I’m going to go out on a limb and guess that “Silence: The Musical” was probably a lot cheaper to put together than “Spider-Man: Turn off the Dark.” I can also pretty much guarantee that you’ll have a much better time at the former musical-from-previous-material show. Oh, yeah, and I think it’ll probably end up putting a much smaller dent in your wallet.
Billed as the “Unauthorized Parody of ‘The Silence of the Lambs’,” “Silence” (at Theater 80) is the latest mock-movie to hit New York, and while the obvious first comparison is “Point Break Live,” it’s more along the lines of Broadway’s “The 39 Steps” in its wizardry and imagination. The 1991 movie is frighteningly well summarized with a minimal amount of performers taking multiple parts, shifting scenery to create sets, and pulling the whole thing off with technical austerity.
Under the taught direction of Christopher Gattelli, music and lyrics by Jon and Al Kaplan, and a book by Hunter Bell (well, there you go!), “Silence” seems destined to please and push forward into public consciousness, from the moment a group of lambs start their Greek Chorus intro, to the T-shirts and memorabilia that greets you in the lobby like a Times Square discount outlet.
In that respect, “Silence” is like the movie “Bridesmaids” or the latest Seth Rogan film. The marketing takes place onstage and off, and the results are focus-group mixed.
On the plus side you have Jenn Harris as Clarice Starling (above, with Brett Barrett). The actress does a perfect dead-pan lisped Jodie Foster send-up, yet never comes across as one-dimensional. Her timing is as exquisite and as droll as her flat wig. Brett Barrett fills in for Anthony Hopkins in the Hannibal Lecter role, and it’s more of a tribute than imitation. He has a beautiful tenor voice and shows it off in the show’s main tune, “If I Could Smell Your Cunt.” (Yes, that’s the title, not to be confused with “I’d Fuck Me,” Buffalo Bill’s big number later on.)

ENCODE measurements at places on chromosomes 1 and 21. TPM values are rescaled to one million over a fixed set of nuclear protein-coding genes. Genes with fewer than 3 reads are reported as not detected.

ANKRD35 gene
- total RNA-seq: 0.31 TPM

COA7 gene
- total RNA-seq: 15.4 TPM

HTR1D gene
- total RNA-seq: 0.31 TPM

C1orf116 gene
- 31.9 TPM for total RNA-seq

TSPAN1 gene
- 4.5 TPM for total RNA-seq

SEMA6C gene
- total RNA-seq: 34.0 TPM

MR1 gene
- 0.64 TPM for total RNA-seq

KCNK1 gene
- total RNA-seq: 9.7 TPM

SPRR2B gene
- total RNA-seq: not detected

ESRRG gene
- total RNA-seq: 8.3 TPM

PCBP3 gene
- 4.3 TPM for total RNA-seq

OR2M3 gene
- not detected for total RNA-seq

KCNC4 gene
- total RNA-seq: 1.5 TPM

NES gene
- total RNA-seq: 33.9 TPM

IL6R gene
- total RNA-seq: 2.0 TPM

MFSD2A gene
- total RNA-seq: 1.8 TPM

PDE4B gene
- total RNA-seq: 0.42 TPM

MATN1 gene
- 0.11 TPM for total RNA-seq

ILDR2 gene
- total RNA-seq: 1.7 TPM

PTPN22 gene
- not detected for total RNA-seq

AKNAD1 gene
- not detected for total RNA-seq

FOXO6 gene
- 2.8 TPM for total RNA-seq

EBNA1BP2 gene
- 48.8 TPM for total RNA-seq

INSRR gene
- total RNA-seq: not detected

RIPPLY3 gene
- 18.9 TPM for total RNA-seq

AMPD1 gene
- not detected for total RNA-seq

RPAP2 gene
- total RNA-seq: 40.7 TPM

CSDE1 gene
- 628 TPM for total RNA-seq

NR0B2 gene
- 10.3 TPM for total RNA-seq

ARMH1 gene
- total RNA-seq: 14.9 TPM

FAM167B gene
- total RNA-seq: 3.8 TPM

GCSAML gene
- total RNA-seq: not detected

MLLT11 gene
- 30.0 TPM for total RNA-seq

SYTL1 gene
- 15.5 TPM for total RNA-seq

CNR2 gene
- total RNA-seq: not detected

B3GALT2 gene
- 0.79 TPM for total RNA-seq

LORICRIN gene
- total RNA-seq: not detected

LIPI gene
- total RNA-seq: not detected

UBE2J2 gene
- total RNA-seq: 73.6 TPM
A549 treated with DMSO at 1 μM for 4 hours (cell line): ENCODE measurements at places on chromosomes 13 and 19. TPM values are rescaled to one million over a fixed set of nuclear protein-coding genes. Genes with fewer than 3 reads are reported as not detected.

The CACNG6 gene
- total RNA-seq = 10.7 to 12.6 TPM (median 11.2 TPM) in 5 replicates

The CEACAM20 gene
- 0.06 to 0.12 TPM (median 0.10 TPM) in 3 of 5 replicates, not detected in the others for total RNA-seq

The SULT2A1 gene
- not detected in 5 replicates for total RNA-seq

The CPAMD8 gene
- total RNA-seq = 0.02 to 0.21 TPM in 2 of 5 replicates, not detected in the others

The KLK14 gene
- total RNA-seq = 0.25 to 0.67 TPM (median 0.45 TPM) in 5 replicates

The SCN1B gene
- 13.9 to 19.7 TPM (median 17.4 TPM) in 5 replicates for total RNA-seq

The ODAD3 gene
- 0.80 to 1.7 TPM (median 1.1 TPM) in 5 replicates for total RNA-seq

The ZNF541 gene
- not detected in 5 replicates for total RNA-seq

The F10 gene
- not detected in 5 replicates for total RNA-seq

Therein also lays the negatives. The vulgarity of “Silence” is an assumed must to guarantee the late-night straight and gay revelers, whose laughter is falsely enhanced by the excessive imbibing that “downtown” shows attract. Whenever Bell finds a spot for a crude joke, he applies it, and, at its lowest comic denominator, “Silence” throws out a gag (literally) straight from the “There’s Something About Mary” toilet-humor bible.
Like “Bridesmaids” and pretty much anything by Judd Apatow, the show’s best humor is innocent. A bit where Clarice hands paper to Hannibal is hysterical in its minimalism, ditto a later scene when the chorus of lambs “drop hints” to Clarice about whom the killer is. The show’s most inspired moment comes in Act II (at two hours, with an intermission, the 10:30 show is a very late night out), when the wonderful Diedre Goodwin gets her own seemingly spontaneous production number and vamps it up to the nth degree.
The rest of the show is hit and miss, and would benefit from a few cuts and no intermission. The entire supporting cast is excellent, and the Fosse-copy choreography from Gattelli is a hoot (and, once again, much more entertaining than whatever they were trying to whip up in the Bono/Edge extravaganza). I’m not sure how people who’ve never seen “The Silence of the Lambs” will respond to this show, but most who skipped the flick did so because they were uncomfortable with the material. “Silence: The Musical” is also created for an acquired taste—bad, and proud of it.
For more information on showtimes and tickets, visit the website.